Misuse of opioids and other psychoactive drugs during pregnancy is a significant problem in the US. Neonatal abstinence syndrome (NAS) affects most infants exposed to opioids in utero, although its expression is variable. Optimal treatment of NAS has not been established, with studies limited to short term outcomes, with longer term safety and efficacy undefined. In addition, genetic factors that may contribute to the severity of NAS have not been studied in newborns. The goals of this proposal are: 1) to demonstrate short and long term benefits of pharmacotherapy of NAS in the newborn period (leading to FDA approval) and;2) to explore how genetic variations in narcotic metabolism and pharmacodynamics contribute to the pathogenesis of NAS. Results should significantly improve our understanding of NAS and elucidate how different therapeutic regimens can influence immediate and long term neurodevelopmental outcome. First, 184 term infants needing treatment for NAS will be randomized to receive either morphine or methadone in a double blind, double dummy design. It is hypothesized that morphine treated infants will require significantly fewer days in the hospital compared to methadone treated infants. Next, the effects of NAS treatment on infant neurodevelopment at 18 months of age will be assessed using the Bayley III Scales of Infant Development. It is hypothesized that morphine treated infants will have better neurodevelopmental outcome at 18 months compared to methadone treated infants. Finally, single nucleotide polymorphisms (SNPs) in the multi-drug resistance (MDR1), mu opioid receptor (OPRM1), and/or catechol-O-methyltransferase (COMT) genes (pharmacogenetic modulators of opioid action) will be analyzed and correlated with short term outcomes and neurodevelopment assessments to determine if genetic variation is important in the pathogenesis of NAS. Preliminary data does suggest that genetic variation does influence the incidence and severity of NAS. The results of these studies will enhance our understanding of the pathogenesis of NAS, define best treatment practices, promote early identification of those at highest risk for neurodevelopmental impairment, and facilitate targeted interventions to improve outcome in these high risk infants.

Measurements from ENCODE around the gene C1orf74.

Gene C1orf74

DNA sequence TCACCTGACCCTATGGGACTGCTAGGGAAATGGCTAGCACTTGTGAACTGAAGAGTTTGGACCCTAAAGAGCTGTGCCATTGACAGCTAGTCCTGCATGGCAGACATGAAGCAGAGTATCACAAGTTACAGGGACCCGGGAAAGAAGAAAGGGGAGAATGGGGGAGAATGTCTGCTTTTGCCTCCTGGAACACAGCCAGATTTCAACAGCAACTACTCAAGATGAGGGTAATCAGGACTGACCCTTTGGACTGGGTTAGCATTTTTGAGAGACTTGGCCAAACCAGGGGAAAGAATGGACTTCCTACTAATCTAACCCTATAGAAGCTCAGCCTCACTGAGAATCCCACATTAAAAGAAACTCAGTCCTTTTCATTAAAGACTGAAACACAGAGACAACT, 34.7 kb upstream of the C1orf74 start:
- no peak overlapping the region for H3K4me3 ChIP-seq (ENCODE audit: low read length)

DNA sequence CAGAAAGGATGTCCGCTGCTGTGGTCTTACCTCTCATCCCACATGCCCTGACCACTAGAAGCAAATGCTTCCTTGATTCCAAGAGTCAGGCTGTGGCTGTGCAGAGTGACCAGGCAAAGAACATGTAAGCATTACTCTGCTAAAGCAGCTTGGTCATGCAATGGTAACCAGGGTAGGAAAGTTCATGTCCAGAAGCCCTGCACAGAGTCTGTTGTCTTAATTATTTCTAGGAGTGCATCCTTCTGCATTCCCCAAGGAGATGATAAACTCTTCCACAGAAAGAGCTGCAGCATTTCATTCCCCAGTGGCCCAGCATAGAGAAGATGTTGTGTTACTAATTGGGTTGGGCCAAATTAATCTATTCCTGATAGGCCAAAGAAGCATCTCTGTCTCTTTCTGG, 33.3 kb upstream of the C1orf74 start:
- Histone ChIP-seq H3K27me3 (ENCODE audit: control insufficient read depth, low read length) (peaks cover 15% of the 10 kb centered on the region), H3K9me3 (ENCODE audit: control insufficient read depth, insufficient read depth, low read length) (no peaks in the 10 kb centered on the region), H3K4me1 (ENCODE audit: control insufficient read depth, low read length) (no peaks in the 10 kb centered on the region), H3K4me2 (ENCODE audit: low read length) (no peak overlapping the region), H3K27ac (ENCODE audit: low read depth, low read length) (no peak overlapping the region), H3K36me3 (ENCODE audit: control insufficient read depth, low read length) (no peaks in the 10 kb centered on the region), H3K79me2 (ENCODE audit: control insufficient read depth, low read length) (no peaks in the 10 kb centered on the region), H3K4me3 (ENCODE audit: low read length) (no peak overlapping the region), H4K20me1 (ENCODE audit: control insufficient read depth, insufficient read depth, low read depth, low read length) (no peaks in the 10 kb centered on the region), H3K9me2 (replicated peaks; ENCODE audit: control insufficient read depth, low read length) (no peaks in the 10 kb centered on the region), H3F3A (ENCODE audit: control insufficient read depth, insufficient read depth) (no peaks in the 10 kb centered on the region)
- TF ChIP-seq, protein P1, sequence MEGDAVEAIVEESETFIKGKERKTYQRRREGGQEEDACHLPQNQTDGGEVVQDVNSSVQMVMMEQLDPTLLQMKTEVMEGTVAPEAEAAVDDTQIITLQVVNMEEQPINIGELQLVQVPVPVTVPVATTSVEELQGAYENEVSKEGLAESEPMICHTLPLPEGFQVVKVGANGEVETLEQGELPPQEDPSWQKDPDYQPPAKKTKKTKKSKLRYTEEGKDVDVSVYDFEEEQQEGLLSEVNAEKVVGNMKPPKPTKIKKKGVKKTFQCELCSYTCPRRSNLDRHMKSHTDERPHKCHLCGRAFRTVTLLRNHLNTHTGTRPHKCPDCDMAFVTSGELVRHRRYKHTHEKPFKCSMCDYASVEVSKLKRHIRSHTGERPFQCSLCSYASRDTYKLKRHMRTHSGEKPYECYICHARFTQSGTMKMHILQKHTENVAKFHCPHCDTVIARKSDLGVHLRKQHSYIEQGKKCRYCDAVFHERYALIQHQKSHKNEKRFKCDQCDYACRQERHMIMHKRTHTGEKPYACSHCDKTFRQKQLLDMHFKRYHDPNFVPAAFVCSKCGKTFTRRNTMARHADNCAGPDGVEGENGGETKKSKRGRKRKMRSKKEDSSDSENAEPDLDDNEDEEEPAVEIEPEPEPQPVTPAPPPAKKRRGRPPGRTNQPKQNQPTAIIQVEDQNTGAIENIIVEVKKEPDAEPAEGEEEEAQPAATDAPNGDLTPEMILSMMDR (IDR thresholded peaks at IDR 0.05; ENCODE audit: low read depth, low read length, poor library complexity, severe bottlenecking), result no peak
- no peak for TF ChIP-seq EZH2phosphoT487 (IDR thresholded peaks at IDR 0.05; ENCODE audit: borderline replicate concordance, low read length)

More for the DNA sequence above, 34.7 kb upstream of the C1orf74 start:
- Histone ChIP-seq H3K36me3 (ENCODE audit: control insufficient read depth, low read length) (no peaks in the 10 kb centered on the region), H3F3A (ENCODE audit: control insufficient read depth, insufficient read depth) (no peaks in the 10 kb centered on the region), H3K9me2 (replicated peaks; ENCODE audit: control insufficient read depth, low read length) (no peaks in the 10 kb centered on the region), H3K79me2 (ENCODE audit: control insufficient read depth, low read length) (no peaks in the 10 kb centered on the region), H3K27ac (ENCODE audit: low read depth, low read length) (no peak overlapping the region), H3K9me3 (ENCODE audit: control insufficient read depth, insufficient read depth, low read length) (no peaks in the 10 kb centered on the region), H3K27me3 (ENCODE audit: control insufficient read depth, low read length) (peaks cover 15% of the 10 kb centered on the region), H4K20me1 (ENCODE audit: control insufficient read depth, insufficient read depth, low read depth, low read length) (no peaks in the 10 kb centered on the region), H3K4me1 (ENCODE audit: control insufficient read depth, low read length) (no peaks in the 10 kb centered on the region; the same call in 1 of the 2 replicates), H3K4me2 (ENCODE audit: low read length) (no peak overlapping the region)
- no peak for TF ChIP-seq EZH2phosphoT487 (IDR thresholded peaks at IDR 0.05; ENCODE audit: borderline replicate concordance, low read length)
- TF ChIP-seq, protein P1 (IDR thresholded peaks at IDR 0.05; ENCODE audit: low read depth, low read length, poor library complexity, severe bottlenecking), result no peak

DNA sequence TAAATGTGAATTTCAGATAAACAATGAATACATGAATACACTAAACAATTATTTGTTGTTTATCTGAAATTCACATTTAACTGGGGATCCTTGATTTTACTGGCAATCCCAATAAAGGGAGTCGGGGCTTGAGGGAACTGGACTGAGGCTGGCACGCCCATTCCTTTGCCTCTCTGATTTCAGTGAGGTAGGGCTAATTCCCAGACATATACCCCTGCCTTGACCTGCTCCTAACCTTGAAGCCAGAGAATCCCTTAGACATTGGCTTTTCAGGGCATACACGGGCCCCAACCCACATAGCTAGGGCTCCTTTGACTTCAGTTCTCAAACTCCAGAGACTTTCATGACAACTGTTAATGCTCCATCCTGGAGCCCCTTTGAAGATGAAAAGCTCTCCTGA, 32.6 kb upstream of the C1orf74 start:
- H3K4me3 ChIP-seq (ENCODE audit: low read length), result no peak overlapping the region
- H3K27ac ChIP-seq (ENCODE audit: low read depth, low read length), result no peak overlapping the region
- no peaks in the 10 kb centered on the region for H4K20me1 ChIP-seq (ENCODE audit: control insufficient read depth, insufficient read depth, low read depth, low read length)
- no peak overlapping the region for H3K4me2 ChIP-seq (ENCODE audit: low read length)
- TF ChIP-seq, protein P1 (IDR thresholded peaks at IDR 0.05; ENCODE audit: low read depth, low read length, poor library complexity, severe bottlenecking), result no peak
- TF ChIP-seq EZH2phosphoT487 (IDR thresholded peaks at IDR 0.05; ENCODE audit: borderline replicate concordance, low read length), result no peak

Public Health Relevance

Optimal treatment of neonatal abstinence syndrome (NAS) has not been established, with studies limited to short term outcomes (e.g. length of hospital stay), with longer term safety and efficacy undefined. The goals of this proposal are: 1) to examine short and long term effects of methadone compared to morphine in 184 newborn infants with NAS and;2) to explore how genetic variations in narcotic metabolism and pharmacodynamics contribute to the pathogenesis of NAS. The results of these studies will enhance our understanding of the pathogenesis of NAS, define best treatment practices, promote early identification of those at highest risk for neurodevelopmental impairment, and facilitate targeted interventions to improve outcome in these high risk infants.

Agency
National Institute of Health (NIH)
Institute
National Institute on Drug Abuse (NIDA)
Type
Research Project (R01)
Project #
1R01DA032889-01A1
Application #
8372286
Study Section
Special Emphasis Panel (ZDA1-GXM-A (08))
Program Officer
Biswas, Jamie
Project Start
2012-09-01
Project End
2016-06-30
Budget Start
2012-09-01
Budget End
2013-06-30
Support Year
1
Fiscal Year
2012
Total Cost
$783,536
Indirect Cost
$196,038
Name
Tufts University
Department
Type
DUNS #
079532263
City
Boston
State
MA
Country
United States
Zip Code
02111
Wachman, Elisha M; Hayes, Marie J; Lester, Barry M et al. (2014) Epigenetic variation in the mu-opioid receptor gene in infants with neonatal abstinence syndrome. J Pediatr 165:472-8
Wachman, Elisha M; Hayes, Marie J; Brown, Mark S et al. (2013) Association of OPRM1 and COMT single-nucleotide polymorphisms with hospital length of stay and treatment of neonatal abstinence syndrome. JAMA 309:1821-7